Electronic cigarettes were first introduced in the US in 2007. They were marketed as a device to help smokers cut back on their smoking habit. There are now opinions that remain divided as to their long-term impact on health.
The concerns include how e-cigarettes are marketed and what ingredients are contained within these devices. E-cigarettes have a mouthpiece or cartridge, an atomizer and a battery. The cartridge holds a liquid solution, usually containing nicotine, that is heated up and vaporized by the atomizer. Once the liquid is vaporized, the person can inhale it, mimicking the process of smoking. Unfortunately, the solutions within the cartridges have variable concentrations of nicotine – amounts can range from no nicotine at all to high concentrations of 24-36 mg/ml. Also the Centers for Disease Control (CDC) published a report last year revealing that the number of e-cigarette-related calls to poison centers in the US had increased dramatically over the past 5 years. In 2010 there was one call per month, but this rose to around 215 calls per month by 2014.
What does this mean? Well the director of the CDC stated that the report “raises another red flag about e-cigarettes: the liquid nicotine used in e-cigarettes can be hazardous.” Defenders of the device however pointed out that more than half of the call to poison centers involved children aged 5 years and under. Which they stated suggested that a misuse of a product intended for adults was to blame. But the investigators said that the child poisoning was usually due to direct contact with the cartridge liquid, either through ingestion, inhalation or exposure to the liquid on their skin or eyes. Currently these devices are not required to be childproof, and they come in candy and fruit flavors that are appealing to children.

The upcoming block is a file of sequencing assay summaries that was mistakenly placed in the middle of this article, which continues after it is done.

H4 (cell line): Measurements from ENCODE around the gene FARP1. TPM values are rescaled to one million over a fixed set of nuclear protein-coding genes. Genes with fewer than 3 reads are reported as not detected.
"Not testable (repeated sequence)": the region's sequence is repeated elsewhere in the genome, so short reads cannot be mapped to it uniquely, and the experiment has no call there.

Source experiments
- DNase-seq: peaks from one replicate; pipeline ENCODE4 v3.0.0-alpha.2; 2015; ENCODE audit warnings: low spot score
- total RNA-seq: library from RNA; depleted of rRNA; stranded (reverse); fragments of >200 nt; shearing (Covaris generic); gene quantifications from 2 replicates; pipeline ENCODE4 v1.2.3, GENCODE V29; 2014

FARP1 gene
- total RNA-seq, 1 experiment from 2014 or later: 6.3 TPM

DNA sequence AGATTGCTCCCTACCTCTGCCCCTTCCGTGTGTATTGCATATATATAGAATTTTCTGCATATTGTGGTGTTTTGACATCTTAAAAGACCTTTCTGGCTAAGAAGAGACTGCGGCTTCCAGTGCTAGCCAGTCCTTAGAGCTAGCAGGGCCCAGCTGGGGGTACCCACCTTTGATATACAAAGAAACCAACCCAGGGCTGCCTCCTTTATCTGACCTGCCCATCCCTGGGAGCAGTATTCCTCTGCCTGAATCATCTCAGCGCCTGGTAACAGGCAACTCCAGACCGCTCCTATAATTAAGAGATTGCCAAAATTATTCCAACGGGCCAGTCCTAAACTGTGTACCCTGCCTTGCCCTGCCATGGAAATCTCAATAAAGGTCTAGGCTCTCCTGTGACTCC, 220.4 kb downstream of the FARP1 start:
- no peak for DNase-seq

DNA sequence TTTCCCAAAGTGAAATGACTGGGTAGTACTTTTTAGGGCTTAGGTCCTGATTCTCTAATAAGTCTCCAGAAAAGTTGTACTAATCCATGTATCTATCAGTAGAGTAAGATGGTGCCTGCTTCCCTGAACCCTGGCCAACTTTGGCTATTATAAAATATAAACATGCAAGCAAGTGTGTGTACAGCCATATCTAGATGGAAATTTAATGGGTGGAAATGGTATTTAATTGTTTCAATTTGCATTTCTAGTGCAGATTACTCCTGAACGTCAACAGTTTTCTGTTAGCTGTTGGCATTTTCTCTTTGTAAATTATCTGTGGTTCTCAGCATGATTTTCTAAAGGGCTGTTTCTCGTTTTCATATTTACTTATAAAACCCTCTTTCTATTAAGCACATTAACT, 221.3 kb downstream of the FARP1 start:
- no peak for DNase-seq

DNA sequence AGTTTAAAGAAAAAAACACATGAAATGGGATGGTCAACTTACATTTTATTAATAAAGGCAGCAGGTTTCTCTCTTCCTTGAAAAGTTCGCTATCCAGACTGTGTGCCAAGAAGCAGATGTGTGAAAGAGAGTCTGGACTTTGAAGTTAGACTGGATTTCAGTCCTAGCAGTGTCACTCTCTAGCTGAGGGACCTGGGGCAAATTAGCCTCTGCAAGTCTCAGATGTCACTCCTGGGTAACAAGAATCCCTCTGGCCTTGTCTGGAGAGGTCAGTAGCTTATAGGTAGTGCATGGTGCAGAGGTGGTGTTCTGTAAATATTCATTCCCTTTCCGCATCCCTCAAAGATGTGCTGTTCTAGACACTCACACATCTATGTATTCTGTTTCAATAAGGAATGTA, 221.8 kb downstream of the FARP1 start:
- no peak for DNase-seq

Last year the Food and Drug Administration (FDA) announced a proposal to extend current tobacco regulations to include all e-cigarettes and other products that meet the legal definintion of a tobacco product. This would allow them to restrict the way e-cigarettes are advertise and promoted, especially campaigns designed to appeal to youths. Consumers will also have to wait for an accepted set of measures to confirm the purity of e-cigarettes and the liquids used within.
Much is still unknown about precisely what is present in terms of chemicals, and what their long-term effects might be. When two brands where analyzed by the FDA they found variable levels of nicotine and identified traces of toxic chemicals including carcinogens (formaldehyde and acetaldehyde), which are substances known to cause cancer. Another study from the University of Southern California found that the vapor produced by a popular brand of e-cigarette contained toxic levels of certain metals, nickel and chromium, far greater than those found in the smoke of traditional cigarettes. I think there is still research to be done to definitively find out the safety of these devices, although the consensus seems to be that they are sill less harmful that regular cigarettes. But without further regulations to make a standardized product, I feel that the number of child poisonings are going to continue.